Open being at Portrush is bigger than me - McIlroy hopes for lasting legacy

Rory McIlroy says he is reminding himself this week's Open Championship at Royal Portrush is "bigger than me" and the significance of the tournament returning to Northern Ireland is not lost on him.

The four-time major winner will have the backing of a fervent home support when The Open is played at Portrush for the first time in 68 years this weekend.

Earlier this week, 2011 victor Darren Clarke spoke of how such an event returning to Portrush represents a marquee moment following the Northern Ireland conflict, a period in the country's history also known as 'The Troubles'.

It was a theme McIlroy continued when addressing the media on Wednesday and the 30-year-old hopes the tournament can leave a lasting legacy.

"I've always felt I've played my best golf when I've been totally relaxed and loose and maybe that environment is what I need," the 2014 Open champion said.

"I'm not saying that that's the way I'm going to approach it. I'm still going to try to go out and shoot good scores and concentrate and do all the right things.

"But at the same time, I can't just put the blinkers on and pretend that's not all going on. One of my sort of mantras this week is, 'Look around and smell the roses'. 

"This is a wonderful thing for this country and golf in general and to be quite a big part of it is an honour and a privilege. I want to keep reminding myself of that, that this is bigger than me.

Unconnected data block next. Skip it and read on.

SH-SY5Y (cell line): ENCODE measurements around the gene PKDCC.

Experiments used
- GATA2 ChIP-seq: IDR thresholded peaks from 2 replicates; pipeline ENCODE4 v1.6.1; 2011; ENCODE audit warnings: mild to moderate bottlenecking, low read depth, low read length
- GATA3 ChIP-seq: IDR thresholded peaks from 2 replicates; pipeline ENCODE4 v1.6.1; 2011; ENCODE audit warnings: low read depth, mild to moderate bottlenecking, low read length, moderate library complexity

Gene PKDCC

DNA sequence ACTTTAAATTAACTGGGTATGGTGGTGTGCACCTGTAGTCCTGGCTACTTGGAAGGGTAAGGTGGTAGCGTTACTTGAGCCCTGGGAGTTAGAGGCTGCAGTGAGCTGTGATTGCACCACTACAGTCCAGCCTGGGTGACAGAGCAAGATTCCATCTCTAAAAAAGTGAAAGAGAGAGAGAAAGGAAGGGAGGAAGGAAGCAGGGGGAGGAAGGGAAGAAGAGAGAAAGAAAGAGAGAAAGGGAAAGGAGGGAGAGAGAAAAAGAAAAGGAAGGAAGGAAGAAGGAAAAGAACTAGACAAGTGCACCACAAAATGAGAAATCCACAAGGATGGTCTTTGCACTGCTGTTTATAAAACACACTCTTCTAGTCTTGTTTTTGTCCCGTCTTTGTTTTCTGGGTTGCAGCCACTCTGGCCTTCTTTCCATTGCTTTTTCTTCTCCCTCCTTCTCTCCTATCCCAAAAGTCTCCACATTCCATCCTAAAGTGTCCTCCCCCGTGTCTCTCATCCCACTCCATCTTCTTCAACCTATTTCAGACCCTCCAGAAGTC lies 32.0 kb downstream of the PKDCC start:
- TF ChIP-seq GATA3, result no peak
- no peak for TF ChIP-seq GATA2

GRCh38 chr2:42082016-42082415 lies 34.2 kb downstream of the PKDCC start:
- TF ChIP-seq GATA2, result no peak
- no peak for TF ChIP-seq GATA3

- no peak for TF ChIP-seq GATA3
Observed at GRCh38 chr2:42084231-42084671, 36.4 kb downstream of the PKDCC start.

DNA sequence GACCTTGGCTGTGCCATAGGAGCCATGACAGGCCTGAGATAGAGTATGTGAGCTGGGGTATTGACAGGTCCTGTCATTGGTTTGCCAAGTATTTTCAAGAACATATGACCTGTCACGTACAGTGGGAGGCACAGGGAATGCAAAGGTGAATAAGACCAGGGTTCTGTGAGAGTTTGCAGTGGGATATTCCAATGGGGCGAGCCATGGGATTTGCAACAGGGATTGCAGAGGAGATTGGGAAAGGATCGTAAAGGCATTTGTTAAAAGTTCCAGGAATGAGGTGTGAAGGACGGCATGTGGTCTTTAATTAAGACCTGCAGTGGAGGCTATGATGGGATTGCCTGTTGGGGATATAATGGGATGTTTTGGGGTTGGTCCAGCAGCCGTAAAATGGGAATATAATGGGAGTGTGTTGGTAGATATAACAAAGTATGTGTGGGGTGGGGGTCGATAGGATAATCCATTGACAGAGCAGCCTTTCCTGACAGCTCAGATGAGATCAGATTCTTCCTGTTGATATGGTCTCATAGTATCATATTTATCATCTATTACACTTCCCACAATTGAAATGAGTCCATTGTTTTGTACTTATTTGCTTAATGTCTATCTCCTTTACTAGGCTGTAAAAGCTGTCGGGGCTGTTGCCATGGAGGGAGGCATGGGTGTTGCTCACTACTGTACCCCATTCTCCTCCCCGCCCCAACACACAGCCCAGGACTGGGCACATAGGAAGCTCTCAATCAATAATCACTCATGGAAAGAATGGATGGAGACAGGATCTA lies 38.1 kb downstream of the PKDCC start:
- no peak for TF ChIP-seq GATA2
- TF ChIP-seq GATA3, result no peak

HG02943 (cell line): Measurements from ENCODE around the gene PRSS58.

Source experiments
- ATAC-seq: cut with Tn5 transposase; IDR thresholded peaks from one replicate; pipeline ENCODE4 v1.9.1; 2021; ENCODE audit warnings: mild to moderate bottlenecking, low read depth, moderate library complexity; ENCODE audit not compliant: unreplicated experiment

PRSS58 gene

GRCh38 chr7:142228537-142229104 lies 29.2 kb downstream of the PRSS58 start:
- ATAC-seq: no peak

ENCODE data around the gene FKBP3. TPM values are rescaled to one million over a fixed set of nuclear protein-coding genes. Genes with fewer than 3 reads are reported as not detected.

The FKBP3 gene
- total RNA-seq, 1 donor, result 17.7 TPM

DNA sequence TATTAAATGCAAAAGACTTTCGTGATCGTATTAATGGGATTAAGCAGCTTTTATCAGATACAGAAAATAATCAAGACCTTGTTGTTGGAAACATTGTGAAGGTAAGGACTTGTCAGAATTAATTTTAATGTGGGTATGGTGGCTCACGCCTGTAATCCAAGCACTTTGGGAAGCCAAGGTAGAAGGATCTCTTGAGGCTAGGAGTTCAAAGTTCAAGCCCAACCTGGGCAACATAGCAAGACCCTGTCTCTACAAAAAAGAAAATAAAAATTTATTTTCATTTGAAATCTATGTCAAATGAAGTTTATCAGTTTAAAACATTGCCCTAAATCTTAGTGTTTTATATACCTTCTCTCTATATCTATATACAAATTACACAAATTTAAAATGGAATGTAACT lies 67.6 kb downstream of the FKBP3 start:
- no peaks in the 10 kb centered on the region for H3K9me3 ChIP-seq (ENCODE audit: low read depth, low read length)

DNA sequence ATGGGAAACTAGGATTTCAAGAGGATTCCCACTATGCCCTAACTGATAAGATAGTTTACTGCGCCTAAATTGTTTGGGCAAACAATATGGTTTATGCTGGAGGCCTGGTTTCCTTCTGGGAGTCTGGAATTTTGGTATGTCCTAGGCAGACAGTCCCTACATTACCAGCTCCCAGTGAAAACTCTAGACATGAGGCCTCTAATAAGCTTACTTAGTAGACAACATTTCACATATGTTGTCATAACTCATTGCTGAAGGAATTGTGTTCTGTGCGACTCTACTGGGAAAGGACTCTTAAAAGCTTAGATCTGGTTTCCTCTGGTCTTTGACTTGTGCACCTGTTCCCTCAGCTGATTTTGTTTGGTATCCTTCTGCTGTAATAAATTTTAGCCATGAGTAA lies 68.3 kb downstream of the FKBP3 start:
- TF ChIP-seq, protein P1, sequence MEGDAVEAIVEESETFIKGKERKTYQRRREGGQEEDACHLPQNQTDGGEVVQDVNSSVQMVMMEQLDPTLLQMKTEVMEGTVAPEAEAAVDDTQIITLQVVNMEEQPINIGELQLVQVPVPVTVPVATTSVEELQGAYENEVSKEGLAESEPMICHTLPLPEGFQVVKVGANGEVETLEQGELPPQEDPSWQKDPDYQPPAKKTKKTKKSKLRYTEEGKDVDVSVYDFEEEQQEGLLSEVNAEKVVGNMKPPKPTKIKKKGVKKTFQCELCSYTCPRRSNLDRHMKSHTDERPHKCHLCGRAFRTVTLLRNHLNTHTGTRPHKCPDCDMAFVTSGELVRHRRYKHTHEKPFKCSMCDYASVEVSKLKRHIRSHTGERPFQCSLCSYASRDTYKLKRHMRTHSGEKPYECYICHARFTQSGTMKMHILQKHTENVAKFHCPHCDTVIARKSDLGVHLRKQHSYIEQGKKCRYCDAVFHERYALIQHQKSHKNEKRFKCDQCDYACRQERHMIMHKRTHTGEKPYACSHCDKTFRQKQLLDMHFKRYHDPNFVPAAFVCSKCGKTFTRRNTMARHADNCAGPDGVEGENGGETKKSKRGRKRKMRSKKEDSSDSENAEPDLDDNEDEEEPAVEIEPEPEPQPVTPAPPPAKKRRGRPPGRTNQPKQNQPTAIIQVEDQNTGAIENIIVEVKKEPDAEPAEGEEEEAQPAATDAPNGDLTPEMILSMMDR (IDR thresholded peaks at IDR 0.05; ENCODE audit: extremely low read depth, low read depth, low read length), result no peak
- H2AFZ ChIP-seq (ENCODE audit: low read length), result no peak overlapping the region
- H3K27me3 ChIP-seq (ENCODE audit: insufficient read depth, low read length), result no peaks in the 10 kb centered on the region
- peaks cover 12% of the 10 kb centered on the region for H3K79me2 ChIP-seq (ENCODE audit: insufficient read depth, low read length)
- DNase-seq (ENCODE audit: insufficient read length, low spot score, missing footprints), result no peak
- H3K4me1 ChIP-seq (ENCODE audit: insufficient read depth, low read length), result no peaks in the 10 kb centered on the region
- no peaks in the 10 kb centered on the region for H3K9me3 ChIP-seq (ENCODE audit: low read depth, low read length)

"I think if you can look at the bigger picture and you can see that then it sort of takes a little bit of the pressure off. 

"I still want to play well and concentrate and do all the right things, but at the same time just having that perspective might just make me relax a little bit more."

McIlroy added The Open being played in Northern Ireland is a sign the country has moved on from the past.

"It's a different time. It's a very prosperous place. I'm very fortunate that I grew up just outside Belfast and I never saw anything, I was oblivious to it," he added.

"I remember I watched a movie a couple of years ago, it was just basically called '71'. It's about a British soldier that gets stationed at the Palace Barracks in Holywood, which is literally 500 yards from where I grew up and it basically follows him on the night of The Troubles and all that. And I remember asking my mum and dad, is this actually what happened?

"It's amazing to think 40 years on it's such a great place, no one cares who they are, where they're from, what background they're from, but you can have a great life and it doesn't matter what side of the street you come from. 

"I think that's what I was talking about with the legacy of this tournament, to be able to have this tournament here again, I think it speaks volumes of where the country and where the people that live here are now. We're so far past that and that's a wonderful thing.

"No matter what happens this week, if I win or whoever else wins, having The Open back in this country is a massive thing for golf and I think as well it will be a massive thing for the country."

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